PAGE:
Welcome to Lit Review, where columnist Dominiq Wilson will take apart a series of chapbooks to figure out what works and what doesn’t for the modern reader of poetry.
Jamaal May, the founder of Detriot-based chapbook distributor Organic Weapon Arts, released the second edition of his first chapbook, “God Engine 2.0,” in 2012. It’s described as a collection that combines war and conflict as well as the whimsical world of childhood. While the two seem to lie on two distinct sides, I was pleasantly surprised to read how well these two ideas connect.
I recall my review of “The Spoons in the Grass are There To Dig a Moat” as having a consistent pattern of switching between an innocent and realistic perspective of the world. In “God Engine 2.0,” the switch between innocent and realistic is a bit smoother but still has the same surprising effect that calls for the majority of the poems in this collection to be reread. Take “Warhouse,” for example:
“The chain link fence that fails to keep
grass from spilling onto sidewalk
rattles when we drag old curtain rods
post to post. When they become swords
in our hands, the Clack! Clack! Of our duel
is too much for the robed man who staggers
from the house we thought empty
to demand we Cut that fucking shit out!
Back in the splintered garage
we call home-base, we stir dust
with our hushed voices, imagine our future
selves, beer-breathed in some dive.
The way we tell it, the dilapidated colonial
we call Warhouse, is a weapons stockpile
or a government test facility
or the boarded roof is urban camouflage
for a secret prison. A boy swears
he once got close enough to peer
inside and see a naked woman
being tortured. His older sister
told him bones are stacked in the basement,
with loud music pulsing against the old
wood at night to hide the clatter
of skeletons trying to escape—Nu-uhn.
I heard mom tell auntie it was a business.
She said men pay wars to do nasty stuff.
She said somebody should burn it down.”
This poem, to me, described an imaginary game of war. I enjoyed this poem a lot because I used to play similar games when I was a kid, but I never would’ve known about the traumas that accompany war at that age. Now, reading this poem and looking back on those fun times makes me see my younger self as naive as I expected.
The majority of the poems in this collection are organized in stanzas, but the one prose poem in this collection is exaggeratedly poetic in its structure, which is exactly how I like them. Due to the less exciting form of prose, I understand how easily the poetic aspect of poetry can turn into uninteresting sentences, but poems like “Storage Room Under Basement Stairs” break the rules of sentence and paragraph structure so badly that it’s obvious that the piece isn’t meant to be read in the same way that essay paragraphs are read. To me, if a prose poem reads easily, it’s not very entertaining.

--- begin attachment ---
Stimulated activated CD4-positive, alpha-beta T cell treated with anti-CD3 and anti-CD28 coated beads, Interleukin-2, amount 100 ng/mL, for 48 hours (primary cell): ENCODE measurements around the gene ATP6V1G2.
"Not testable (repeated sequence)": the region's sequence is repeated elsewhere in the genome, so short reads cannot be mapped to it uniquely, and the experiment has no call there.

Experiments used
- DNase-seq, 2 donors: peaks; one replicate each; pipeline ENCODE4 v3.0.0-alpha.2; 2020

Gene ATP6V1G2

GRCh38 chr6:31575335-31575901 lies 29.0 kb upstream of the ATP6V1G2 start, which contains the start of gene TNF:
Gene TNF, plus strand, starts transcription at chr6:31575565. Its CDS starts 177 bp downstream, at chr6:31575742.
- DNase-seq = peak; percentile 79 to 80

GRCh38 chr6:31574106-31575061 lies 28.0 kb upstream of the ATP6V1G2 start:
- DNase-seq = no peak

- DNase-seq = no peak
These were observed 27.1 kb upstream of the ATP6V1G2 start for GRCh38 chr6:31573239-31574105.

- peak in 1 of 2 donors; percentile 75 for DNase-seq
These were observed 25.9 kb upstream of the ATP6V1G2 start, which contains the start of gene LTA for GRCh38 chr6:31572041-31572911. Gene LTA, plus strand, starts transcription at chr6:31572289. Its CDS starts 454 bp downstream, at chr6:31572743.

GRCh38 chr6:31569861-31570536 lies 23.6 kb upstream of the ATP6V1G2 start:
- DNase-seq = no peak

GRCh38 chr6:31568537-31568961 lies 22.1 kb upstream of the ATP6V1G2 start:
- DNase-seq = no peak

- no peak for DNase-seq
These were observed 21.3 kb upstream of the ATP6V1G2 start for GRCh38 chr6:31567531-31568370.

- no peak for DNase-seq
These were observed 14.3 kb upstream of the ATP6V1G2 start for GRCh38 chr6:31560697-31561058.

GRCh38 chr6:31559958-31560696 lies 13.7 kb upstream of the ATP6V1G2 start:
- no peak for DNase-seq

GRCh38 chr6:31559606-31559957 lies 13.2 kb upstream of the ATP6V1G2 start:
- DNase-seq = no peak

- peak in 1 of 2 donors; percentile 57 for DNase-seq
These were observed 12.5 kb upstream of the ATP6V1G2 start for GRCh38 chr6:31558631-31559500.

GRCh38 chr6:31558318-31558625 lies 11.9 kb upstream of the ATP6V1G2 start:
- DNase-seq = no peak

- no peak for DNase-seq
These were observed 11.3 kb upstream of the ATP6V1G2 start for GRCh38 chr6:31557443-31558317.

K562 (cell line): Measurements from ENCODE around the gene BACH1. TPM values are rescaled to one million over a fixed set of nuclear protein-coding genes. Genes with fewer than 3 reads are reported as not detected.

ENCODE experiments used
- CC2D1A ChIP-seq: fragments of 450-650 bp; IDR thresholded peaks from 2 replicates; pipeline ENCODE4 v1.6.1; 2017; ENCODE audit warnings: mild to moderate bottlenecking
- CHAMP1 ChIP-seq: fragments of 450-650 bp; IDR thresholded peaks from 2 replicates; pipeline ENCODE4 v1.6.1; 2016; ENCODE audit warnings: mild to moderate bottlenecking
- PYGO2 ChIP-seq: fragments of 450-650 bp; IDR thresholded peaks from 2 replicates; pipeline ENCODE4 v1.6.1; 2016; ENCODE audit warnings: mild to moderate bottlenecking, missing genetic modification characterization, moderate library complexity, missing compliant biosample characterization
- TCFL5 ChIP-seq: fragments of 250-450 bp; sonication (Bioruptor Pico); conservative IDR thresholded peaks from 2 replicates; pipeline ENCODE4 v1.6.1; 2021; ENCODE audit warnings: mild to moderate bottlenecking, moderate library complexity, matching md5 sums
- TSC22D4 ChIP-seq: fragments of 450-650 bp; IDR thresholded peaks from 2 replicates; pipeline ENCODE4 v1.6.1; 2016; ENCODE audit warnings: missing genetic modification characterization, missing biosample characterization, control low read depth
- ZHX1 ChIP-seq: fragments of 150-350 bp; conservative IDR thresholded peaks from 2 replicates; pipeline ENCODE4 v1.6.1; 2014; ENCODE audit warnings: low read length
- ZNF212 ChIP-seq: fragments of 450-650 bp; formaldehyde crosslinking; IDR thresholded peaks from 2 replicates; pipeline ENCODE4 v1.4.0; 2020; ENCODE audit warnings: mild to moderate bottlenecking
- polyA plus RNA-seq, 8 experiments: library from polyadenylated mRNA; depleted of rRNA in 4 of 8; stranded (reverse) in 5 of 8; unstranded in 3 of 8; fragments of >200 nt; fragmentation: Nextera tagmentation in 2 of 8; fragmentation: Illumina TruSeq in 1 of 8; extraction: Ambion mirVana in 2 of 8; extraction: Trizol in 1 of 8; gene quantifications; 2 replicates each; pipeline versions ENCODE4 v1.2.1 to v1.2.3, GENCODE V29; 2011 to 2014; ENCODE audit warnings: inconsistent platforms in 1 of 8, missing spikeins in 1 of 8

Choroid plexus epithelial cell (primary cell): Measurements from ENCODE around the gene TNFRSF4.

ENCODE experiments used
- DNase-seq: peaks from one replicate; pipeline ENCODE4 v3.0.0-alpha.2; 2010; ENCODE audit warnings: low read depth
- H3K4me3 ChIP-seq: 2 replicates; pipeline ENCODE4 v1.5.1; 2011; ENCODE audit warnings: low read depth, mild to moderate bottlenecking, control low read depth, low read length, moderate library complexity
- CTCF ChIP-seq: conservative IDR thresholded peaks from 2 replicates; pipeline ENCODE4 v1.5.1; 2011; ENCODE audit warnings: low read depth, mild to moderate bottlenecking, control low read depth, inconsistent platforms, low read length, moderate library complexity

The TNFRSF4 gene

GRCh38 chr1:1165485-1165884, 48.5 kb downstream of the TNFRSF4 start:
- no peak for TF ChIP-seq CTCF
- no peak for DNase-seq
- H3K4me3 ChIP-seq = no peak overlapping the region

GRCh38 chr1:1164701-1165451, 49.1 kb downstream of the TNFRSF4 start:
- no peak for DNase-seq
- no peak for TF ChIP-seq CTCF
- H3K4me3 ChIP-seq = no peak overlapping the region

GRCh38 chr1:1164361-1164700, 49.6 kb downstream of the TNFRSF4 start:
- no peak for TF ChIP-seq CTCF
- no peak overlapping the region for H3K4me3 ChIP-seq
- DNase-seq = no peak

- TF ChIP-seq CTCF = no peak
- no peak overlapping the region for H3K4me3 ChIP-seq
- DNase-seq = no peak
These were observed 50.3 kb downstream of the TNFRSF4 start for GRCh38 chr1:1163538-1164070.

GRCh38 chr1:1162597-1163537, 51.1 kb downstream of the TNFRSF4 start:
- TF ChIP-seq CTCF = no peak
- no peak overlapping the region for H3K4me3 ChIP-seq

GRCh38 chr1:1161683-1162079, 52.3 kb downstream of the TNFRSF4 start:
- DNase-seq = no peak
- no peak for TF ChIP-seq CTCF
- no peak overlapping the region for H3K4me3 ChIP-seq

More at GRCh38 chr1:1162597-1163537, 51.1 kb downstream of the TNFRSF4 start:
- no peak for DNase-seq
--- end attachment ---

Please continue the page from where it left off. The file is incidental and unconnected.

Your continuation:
Another concept I enjoy in this collection are the poems based on phobias. The fear of snow, weapons, and machines are all confronted in a way that I wouldn’t have expected. My favorite is “Mechanophobia: Fear of Machines,” which discusses the replacement of humans with machines in the workplace:
There is no work left for the husks.
automated welders like us,
your like replacements, can’t expect
sympathy after our bright
arms of cable rust over. So come
collect us for scrap, grind us up
in the mouth of one of us.
Let your hand pry at the access
panel with the edge of a knife,
silencing the motor and thrum.
Come rummage through our guts,
among fistfuls of wire. Clutch,
pull until the LEDs go dark.
Our insides may be the jaggged
gears of clocks you don’t realize
function until your blade gets stuck.
The current that sparks, scrambles up
fingertips, hurrying to your heart
will not come as hot, ragged
light—you won’t notice when it arrives.
There is always a way to touch
a system, a way to disrupt
the insides of any machine. Whether that
machine leaks or bleeds. We move quiet
as fluorescent lights going dim.
You fear the chassis that was struck
by lightning can’t be wholly crushed.
You should. Fear the radios left in scrap
yards—still quivering with the circuit
and hum of our mechanical hymn.
I think I like this poem so much because there isn’t a fear that I detect, but a reasoning for this narrator’s emotions. The fifth stanza suggests that no matter what’s being used, every worker will expire in one way or another, so what exactly is the point with replacing flesh with metal?
I don’t get the opportunity to read about war often, and though it’s a heavy topic for me to read about, I never would have imagined that it could inspire so much creativity. If you enjoyed this review as much as I obviously enjoyed this book, you can grab a copy in our campus library, or online for around $10.